Yes, a perfect English sentence can be constructed using those rules, but will it be beautiful? Will it sound lyric?

Bob had a dog. The dog ran into the yard.

If I had a nickle, I would buy a paper.

The ten-year-old lasagna in your refrigerator smells disgusting.

It’s not that they can’t sound lyrical, or beautiful.   Noetic possibilities abound.

Word choice determines the sound of a sentence. Can we have both? A beautiful and grammatically correct sentence?

Most of the time, we can. But there’s (there is) the idea dangling in front of us, that says it’s impossible to be creative within the limits of the English language.

This is where craft steps in. Using the tools of the language, as you would a paintbrush or trowel, you
construct the piece you are working on. Those tools are the vocabulary and structure of the language.

We can break the rules, but those rules should be known first. We cannot all be Saramago.

Despite this, I also believe it’s necessary for a writer to write, even if they do not have a grasp on the
fundamentals of English grammar. Continual use of the language, I believe, will eventually inspire one to look at those rules. However, I don’t believe every writer needs to publish or subject others to their ill use of the language. Some things are not meant to read.

I break the rules. I use fragmented and run-on sentences at times. I love contractions. I use passive  language (Oh my!).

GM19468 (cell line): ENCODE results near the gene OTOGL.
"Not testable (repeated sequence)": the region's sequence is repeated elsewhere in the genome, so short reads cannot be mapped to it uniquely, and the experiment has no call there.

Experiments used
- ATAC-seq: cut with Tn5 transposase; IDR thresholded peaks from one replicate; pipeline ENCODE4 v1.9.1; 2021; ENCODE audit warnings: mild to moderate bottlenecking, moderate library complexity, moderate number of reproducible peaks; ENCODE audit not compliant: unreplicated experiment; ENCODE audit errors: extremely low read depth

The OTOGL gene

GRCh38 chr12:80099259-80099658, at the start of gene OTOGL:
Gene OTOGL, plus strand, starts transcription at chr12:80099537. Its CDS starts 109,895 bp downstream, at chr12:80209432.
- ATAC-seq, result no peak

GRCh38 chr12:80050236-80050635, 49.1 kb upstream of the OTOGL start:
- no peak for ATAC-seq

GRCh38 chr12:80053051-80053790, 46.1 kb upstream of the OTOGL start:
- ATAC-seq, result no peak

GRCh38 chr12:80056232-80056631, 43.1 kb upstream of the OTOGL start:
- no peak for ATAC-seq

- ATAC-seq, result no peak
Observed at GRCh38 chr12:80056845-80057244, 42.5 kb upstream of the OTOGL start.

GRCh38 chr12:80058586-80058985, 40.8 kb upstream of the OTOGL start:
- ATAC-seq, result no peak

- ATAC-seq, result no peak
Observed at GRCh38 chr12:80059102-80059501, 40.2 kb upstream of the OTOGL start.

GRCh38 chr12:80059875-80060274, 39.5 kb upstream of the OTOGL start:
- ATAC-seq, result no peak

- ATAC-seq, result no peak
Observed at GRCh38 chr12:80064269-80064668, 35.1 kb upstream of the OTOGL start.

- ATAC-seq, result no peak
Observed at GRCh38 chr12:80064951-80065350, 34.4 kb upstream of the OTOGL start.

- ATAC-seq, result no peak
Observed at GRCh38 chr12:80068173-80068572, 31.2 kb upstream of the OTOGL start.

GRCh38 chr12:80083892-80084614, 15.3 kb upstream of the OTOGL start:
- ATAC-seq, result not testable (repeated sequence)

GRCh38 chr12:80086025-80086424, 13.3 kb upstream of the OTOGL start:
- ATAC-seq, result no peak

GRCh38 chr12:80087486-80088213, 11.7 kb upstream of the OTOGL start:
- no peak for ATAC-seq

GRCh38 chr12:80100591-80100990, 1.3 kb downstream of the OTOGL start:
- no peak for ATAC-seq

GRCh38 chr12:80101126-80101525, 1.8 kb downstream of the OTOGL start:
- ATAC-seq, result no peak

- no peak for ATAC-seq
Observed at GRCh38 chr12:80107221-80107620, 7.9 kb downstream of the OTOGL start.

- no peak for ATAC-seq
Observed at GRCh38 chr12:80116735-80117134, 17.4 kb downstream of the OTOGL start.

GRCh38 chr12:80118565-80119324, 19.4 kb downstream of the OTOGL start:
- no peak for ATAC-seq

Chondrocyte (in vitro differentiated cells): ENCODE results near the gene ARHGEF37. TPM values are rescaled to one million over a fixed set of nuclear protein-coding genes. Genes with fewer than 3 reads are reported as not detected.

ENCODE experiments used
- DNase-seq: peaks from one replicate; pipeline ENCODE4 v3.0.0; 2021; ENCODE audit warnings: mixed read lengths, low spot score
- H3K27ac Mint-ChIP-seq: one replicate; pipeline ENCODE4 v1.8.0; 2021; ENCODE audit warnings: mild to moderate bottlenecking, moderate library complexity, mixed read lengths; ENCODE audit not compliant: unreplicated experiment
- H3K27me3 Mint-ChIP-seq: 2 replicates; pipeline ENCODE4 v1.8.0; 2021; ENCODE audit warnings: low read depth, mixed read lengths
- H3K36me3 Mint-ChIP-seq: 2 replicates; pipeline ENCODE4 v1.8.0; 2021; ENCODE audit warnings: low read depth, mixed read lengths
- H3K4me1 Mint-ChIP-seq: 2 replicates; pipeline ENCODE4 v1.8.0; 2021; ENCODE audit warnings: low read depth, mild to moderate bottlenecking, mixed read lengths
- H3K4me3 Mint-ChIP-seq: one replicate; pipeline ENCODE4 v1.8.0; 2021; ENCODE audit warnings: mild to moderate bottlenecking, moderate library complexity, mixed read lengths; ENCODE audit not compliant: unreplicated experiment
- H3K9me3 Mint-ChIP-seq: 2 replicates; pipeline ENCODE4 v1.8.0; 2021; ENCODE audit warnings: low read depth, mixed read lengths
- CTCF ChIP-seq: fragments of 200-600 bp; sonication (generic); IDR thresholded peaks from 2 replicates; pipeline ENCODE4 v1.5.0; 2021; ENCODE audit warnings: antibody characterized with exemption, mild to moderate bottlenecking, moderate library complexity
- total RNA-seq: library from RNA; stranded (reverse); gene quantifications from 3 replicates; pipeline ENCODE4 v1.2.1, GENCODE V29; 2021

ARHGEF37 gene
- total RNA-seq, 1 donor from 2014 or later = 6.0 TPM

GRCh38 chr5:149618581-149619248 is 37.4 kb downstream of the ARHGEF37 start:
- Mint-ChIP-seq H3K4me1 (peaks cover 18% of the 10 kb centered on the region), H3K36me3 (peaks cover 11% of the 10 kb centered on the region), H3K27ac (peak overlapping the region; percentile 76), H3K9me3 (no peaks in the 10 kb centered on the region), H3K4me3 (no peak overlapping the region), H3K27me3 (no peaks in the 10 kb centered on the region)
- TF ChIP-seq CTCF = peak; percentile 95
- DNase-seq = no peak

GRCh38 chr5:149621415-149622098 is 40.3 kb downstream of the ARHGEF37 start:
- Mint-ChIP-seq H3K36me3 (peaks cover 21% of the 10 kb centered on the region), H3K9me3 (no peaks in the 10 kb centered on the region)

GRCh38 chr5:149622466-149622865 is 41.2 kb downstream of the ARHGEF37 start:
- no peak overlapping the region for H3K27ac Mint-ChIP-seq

But most often, readers do understand the point or message I attempt to convey. Which brings us back to the reason for this post.

The purpose of writing, is to communicate. We are sending a message to our readers. But, if those readers don’t understand what you’re attempting to convey, you have not done your job correctly. If the reader stops reading, because your material is structurally difficult to get through, again, you have not done your job.

Read: communication is not in the eye of the beholder. Beauty may be, but messages are not.

If the beholder has no idea what you are trying to say, but thinks what you have written is a bunch of pretty words, well, great. Still, there doesn’t seem to be much of a point. Stringing pretty words together, regardless of individual meaning, is as useful as stating, ‘I is educated.’

I will not argue for perfect grammar in writing, because I don’t believe it’s necessary for storytelling. What I will argue for however, is the use of story and language structure.

We can go all creative, break the rules, make insane statements, divorce ourselves from logic, but in the end it comes to this: if you are a writer attempting to convey a story, but your reader does not understand or finds your story difficult to read, you have probably lost that reader. They won’t come back for more.